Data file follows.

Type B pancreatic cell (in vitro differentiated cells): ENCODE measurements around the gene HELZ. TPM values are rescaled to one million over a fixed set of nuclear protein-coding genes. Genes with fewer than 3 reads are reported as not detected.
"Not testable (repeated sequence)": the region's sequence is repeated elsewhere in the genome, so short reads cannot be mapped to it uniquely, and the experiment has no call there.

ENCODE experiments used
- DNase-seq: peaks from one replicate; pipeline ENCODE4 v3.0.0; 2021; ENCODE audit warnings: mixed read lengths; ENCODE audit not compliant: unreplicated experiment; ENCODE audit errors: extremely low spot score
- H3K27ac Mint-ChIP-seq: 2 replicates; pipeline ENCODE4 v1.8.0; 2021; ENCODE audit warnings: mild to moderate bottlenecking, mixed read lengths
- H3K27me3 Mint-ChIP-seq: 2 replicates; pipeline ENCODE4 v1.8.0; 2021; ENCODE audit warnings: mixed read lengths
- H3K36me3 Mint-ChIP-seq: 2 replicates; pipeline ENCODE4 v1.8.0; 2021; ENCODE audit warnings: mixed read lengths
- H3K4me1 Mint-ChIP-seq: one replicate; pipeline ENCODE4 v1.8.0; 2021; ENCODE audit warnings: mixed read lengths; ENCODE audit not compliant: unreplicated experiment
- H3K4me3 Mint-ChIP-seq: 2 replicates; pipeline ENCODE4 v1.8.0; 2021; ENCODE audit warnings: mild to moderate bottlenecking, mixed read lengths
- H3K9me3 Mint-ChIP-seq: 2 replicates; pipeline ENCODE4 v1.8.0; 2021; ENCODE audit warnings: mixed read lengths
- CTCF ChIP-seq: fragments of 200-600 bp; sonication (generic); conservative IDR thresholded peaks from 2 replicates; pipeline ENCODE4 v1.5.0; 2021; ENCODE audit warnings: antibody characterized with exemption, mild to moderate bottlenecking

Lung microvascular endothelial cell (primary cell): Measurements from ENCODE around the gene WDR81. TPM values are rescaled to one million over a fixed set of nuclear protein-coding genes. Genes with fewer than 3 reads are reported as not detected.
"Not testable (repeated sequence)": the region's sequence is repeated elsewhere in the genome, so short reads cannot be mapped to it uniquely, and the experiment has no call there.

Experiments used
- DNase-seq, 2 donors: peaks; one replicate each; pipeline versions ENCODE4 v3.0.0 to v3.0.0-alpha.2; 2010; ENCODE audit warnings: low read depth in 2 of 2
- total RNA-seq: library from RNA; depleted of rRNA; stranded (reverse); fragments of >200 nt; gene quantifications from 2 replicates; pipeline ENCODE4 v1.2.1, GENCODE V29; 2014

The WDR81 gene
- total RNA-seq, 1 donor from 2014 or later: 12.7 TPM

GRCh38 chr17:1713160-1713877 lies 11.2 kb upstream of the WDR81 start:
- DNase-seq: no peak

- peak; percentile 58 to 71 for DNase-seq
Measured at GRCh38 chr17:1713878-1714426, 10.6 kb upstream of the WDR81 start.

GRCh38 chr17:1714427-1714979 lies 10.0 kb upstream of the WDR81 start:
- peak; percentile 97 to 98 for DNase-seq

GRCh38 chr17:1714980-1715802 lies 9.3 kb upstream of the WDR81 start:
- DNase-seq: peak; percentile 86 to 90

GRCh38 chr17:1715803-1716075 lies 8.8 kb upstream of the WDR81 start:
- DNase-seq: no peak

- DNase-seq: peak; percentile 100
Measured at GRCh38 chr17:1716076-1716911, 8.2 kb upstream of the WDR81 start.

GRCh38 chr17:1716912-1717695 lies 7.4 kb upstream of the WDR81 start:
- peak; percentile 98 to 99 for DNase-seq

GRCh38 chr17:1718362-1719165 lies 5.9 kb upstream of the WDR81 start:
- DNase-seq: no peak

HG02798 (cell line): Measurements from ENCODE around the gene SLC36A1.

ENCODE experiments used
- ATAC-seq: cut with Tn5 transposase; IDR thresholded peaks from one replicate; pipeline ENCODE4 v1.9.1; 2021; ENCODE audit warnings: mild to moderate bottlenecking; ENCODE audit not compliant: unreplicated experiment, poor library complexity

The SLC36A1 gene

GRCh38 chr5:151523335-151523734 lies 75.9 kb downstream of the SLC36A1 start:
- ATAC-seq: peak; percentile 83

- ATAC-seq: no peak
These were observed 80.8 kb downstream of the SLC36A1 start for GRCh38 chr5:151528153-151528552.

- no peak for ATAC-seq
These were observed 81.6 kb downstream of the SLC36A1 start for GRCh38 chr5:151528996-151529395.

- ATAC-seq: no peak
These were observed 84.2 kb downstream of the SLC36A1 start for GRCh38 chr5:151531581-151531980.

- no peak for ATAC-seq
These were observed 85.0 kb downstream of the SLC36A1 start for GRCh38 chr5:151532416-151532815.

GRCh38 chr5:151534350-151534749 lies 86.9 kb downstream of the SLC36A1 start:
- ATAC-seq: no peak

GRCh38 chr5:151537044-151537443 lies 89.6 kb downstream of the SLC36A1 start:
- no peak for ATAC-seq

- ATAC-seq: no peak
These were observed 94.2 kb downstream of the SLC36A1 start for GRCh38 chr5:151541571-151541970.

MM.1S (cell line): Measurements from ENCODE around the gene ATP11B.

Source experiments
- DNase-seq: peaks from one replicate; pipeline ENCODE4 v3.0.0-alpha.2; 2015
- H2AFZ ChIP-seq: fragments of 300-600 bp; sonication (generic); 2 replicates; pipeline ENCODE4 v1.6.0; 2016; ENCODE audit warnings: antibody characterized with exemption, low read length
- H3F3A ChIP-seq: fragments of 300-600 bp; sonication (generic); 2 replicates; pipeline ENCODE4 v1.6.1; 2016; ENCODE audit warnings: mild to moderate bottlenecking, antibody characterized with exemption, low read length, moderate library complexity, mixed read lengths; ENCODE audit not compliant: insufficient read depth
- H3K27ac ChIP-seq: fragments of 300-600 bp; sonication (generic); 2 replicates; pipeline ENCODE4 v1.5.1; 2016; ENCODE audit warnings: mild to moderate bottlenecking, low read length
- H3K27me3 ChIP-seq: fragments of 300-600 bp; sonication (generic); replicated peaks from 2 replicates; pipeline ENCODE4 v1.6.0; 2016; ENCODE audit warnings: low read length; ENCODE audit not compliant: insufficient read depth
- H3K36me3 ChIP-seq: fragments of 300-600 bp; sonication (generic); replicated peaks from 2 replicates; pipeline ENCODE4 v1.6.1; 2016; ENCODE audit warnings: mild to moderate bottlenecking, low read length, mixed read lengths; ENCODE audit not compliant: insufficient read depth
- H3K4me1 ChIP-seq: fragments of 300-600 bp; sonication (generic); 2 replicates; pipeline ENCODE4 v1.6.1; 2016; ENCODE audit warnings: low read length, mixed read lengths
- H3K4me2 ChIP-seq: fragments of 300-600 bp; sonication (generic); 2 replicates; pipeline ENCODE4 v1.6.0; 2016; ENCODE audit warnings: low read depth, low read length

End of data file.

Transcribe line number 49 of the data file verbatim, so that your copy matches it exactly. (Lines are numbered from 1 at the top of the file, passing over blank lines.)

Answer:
GRCh38 chr5:151534350-151534749 lies 86.9 kb downstream of the SLC36A1 start: